If we want our students to be authentically engaged in learning, we need to make sure that our teachers aren’t be forced into constant compliance by their principals.
Collaborative Leadership is Key
If we want teachers to reach their full potential where self-efficacy is concerned, then we need to find ways to help them understand that what they do has value, and that takes collaborative leadership. Kuhn found,
More productive collaborations have been identified as those in which participants directly engage one another's thinking. They listen and respond to what their peers say. In less successful collaborations, participants are more likely to work in parallel and ignore or dismiss the other person's contributions (2015)."
In order for this successful collaboration to take place, leadership has to establish a school climate where collaboration can happen. Ultimately, leaders have to understand how to first be collaborative leaders, and model what they want to happen in the school community. In a Flemish study, Runhaar (2016) found that teachers were more likely to have a high level of self-efficacy and share their knowledge when they felt supported by their school administrators, which is an important element of collaborative leadership.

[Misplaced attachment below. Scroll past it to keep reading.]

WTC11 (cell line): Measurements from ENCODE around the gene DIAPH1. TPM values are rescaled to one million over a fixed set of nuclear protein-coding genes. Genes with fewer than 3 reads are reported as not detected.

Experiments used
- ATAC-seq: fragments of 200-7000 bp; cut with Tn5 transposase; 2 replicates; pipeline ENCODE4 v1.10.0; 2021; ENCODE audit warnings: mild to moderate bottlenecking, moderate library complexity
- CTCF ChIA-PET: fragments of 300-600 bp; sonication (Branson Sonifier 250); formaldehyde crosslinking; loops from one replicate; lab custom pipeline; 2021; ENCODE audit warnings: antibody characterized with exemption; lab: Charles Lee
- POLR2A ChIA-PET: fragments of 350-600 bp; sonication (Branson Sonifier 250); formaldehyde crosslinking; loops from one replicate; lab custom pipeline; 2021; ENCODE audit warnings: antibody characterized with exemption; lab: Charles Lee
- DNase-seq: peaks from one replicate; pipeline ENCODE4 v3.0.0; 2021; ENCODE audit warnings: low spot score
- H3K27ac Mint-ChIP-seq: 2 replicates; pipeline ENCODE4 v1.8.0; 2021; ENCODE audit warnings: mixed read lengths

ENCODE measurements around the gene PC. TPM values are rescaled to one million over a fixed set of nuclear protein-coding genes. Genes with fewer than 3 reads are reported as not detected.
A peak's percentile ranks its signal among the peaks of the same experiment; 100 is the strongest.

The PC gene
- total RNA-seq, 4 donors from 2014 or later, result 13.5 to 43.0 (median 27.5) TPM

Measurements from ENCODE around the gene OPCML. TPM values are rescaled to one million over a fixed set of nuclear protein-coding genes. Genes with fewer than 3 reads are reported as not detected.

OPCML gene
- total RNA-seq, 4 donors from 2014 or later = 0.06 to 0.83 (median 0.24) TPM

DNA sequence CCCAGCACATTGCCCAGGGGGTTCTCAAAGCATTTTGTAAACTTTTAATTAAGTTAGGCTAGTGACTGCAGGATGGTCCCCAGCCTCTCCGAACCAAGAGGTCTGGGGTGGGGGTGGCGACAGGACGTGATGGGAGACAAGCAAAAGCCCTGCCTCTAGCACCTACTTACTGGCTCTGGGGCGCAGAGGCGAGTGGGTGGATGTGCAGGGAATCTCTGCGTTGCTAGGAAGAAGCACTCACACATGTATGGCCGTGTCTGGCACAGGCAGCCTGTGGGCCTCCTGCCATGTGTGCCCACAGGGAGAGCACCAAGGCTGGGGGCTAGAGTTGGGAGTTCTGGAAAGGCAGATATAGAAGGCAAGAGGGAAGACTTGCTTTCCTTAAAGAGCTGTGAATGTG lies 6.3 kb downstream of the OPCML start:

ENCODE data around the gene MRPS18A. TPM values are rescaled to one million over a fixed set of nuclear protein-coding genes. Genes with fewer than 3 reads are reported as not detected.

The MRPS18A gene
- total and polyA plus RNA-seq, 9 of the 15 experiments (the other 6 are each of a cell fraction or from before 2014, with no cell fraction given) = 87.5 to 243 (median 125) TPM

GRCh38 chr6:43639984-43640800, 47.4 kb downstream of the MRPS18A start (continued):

In their longitudinal study involving 192 elementary schools, Hallinger and Heck found, “collaborative leadership positively impacted growth in student learning indirectly through building the academic capacity in schools (2010. p. 673). We need all teachers to help build academic capacity.